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ATLANTA-As companies tighten their belts in an attempt to keep costs low, the demand for office space in Atlanta and surrounding markets has “greatly diminished,” Todd Jeska, research manager of the Atlanta office of Encino, CA-based Marcus & Millichap Real Estate Investment Brokerage Co., says in a new market report.

He predicts the demand for fresh office space will lag until next year.

Meanwhile, several new buildings, largely unoccupied, will deter new office construction. Among them is the 377,000-sf One Overton Park property.

Georgia Pacific “has scrapped plans to build a 10-story, 450,000-sf building downtown,” Jeska says. And, while Coca-Cola is searching for 250,000-sf of upgraded space, “it is effectively trading office space” which will not affect overall vacancy.

Office vacancy rose 5% in 2001, and will add another 1% to 2% this year, Jeska predicts, putting it near 20% overall. This would normally lead to falling rents.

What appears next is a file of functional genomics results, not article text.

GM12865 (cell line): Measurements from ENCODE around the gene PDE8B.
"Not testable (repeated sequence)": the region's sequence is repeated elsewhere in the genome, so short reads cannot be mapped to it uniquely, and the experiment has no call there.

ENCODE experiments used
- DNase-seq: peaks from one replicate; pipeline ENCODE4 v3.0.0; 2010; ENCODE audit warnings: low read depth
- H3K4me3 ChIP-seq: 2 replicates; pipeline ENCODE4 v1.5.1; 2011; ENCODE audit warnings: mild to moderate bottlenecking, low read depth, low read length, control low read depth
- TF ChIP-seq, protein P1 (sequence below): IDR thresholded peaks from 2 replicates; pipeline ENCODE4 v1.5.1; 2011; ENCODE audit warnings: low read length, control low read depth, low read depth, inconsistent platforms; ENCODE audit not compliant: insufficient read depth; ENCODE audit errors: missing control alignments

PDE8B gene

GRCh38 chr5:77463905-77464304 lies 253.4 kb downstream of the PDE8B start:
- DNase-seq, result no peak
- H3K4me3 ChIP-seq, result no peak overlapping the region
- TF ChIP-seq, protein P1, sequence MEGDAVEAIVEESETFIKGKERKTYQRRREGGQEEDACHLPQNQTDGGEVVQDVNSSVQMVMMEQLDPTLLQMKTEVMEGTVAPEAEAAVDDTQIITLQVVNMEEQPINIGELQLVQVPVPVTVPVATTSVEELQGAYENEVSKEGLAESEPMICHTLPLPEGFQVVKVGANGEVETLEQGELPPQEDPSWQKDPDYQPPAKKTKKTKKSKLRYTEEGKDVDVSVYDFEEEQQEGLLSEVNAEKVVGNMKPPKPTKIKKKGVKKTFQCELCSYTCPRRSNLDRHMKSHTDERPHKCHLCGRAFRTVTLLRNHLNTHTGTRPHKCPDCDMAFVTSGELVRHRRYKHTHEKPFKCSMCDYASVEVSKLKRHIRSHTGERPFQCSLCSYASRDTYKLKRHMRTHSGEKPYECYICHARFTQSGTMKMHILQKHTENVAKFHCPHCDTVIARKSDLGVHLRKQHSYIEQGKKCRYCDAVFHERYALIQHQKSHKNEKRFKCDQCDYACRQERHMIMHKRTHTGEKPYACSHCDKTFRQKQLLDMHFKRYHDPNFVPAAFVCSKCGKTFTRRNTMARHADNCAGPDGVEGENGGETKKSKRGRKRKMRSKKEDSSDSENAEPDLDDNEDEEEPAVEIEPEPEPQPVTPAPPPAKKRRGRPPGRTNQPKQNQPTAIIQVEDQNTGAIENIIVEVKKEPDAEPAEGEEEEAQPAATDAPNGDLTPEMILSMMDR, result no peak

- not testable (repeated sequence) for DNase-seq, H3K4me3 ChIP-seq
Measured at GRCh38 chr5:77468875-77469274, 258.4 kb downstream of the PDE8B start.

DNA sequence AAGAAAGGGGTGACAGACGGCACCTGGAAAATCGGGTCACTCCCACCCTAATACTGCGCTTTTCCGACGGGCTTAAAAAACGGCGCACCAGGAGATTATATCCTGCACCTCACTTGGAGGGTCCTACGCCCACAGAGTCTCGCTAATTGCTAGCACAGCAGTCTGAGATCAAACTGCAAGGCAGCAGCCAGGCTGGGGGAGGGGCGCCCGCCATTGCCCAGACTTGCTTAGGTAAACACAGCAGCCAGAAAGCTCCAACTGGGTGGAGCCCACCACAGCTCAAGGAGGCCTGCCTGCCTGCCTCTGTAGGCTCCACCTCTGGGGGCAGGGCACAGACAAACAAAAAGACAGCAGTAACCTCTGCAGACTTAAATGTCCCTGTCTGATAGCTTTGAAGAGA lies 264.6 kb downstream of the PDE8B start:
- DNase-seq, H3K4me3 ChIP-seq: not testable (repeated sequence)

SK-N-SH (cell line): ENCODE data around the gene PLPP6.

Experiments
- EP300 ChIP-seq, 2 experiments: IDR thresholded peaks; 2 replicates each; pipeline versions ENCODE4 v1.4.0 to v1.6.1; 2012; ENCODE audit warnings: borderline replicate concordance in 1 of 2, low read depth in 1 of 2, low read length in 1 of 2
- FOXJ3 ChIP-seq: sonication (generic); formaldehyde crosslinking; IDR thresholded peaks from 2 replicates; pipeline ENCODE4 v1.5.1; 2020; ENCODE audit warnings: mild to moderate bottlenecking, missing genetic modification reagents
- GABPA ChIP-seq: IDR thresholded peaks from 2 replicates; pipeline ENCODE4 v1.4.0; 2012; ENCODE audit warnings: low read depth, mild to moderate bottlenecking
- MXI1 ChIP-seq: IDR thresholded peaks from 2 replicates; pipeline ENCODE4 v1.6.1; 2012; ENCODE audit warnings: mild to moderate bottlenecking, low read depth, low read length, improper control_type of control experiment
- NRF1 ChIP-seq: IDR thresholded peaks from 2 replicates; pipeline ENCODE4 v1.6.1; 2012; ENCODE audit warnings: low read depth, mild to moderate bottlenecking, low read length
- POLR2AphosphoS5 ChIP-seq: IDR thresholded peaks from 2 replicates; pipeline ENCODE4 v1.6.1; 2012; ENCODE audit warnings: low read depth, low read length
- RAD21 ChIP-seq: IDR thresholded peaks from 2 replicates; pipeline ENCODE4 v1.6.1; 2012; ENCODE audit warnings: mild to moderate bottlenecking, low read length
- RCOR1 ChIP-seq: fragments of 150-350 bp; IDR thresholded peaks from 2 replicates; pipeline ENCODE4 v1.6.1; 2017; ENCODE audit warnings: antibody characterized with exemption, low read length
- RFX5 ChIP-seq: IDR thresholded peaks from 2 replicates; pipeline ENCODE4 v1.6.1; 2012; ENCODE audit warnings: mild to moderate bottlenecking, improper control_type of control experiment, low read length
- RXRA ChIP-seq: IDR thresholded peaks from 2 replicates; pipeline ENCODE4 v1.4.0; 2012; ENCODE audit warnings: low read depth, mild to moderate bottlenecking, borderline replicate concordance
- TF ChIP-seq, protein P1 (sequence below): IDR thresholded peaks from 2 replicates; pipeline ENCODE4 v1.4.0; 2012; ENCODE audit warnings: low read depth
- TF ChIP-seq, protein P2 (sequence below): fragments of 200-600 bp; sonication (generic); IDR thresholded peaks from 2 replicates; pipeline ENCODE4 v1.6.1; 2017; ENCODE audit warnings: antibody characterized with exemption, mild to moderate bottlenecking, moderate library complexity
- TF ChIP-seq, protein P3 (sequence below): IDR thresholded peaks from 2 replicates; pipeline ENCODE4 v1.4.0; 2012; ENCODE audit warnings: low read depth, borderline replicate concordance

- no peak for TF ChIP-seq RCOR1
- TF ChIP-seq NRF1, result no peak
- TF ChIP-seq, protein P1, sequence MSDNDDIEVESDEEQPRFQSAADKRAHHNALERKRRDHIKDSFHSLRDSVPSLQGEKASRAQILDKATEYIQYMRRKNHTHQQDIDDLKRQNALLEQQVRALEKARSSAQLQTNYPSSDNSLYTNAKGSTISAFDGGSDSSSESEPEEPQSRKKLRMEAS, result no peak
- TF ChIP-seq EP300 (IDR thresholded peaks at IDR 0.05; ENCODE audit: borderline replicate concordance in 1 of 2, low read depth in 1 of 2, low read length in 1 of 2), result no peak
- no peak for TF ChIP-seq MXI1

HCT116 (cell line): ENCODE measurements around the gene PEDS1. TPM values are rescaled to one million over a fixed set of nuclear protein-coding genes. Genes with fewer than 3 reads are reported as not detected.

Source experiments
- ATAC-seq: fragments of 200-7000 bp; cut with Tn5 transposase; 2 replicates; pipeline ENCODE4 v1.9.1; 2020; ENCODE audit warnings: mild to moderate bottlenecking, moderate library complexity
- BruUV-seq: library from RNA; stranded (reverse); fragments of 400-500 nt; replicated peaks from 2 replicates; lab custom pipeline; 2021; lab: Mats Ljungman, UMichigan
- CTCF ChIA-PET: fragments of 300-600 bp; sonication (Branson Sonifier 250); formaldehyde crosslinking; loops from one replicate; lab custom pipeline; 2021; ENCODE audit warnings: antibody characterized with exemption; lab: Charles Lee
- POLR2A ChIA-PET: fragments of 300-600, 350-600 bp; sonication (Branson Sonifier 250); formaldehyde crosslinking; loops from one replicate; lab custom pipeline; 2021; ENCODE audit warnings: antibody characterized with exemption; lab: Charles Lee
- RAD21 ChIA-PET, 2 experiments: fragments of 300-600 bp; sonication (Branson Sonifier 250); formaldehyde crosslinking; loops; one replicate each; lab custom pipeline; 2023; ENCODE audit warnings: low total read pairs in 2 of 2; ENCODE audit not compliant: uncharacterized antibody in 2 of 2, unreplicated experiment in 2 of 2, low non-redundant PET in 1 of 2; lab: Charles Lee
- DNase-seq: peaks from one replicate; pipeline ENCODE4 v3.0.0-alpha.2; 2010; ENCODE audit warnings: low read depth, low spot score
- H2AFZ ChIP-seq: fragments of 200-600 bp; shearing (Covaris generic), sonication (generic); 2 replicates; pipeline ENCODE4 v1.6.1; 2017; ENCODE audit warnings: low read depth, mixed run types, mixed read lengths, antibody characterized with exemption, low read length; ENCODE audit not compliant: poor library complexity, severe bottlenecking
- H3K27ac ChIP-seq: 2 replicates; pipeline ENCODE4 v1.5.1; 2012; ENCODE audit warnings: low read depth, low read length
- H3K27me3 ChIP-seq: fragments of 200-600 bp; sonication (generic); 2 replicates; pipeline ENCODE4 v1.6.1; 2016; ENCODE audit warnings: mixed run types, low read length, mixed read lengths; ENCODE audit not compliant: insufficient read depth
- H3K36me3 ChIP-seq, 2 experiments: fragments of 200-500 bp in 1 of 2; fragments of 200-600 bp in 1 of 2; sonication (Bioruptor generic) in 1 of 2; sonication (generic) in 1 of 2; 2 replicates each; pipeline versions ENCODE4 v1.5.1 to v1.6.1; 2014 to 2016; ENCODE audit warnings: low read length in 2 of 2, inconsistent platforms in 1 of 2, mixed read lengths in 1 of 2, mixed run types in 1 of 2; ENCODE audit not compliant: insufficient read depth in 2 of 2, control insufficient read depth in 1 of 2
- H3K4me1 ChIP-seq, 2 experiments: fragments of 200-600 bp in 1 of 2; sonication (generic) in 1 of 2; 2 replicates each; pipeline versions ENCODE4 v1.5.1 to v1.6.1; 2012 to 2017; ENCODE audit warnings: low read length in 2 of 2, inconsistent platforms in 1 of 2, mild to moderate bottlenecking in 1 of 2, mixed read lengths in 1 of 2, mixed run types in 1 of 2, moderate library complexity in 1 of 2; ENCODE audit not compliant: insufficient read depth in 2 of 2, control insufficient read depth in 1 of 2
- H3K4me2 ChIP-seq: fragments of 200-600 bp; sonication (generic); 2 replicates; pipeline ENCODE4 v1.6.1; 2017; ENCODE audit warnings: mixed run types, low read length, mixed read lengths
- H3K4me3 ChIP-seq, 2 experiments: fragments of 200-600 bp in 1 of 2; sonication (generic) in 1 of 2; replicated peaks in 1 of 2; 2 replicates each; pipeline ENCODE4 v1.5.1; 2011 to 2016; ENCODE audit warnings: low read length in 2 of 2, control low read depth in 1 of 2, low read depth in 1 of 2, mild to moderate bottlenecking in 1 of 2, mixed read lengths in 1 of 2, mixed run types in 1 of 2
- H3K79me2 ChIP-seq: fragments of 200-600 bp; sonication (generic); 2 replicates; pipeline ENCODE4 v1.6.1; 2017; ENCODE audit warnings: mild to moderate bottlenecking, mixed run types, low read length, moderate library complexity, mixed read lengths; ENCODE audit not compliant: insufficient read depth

However, “on the surface,” he says, that has not been the case. “Average rent per sf rose almost 10% last year to almost $20 per sf,” he says. But that gain was more a reflection of a higher proportion of class A space than demand.

“Effective rents,” he says, “are much lower when mounting concessions and increased tenant improvement allowances are factored into the rent.” Effective rents “will be pressured down another 5% this year,” he predicts, “as new buildings and a high level of sublease space compete for tenants.”

The average sale price of office space remained steady at $95 per sf, according to Jeska, who says the price is being sustained by three class A buildings that sold last year and accounted for more than 40% of total sales volume.

“The economic recovery will help absorption toward the end of the year,” he concludes. In the meantime, he says sale prices on office space will fall an average of 5% this year.

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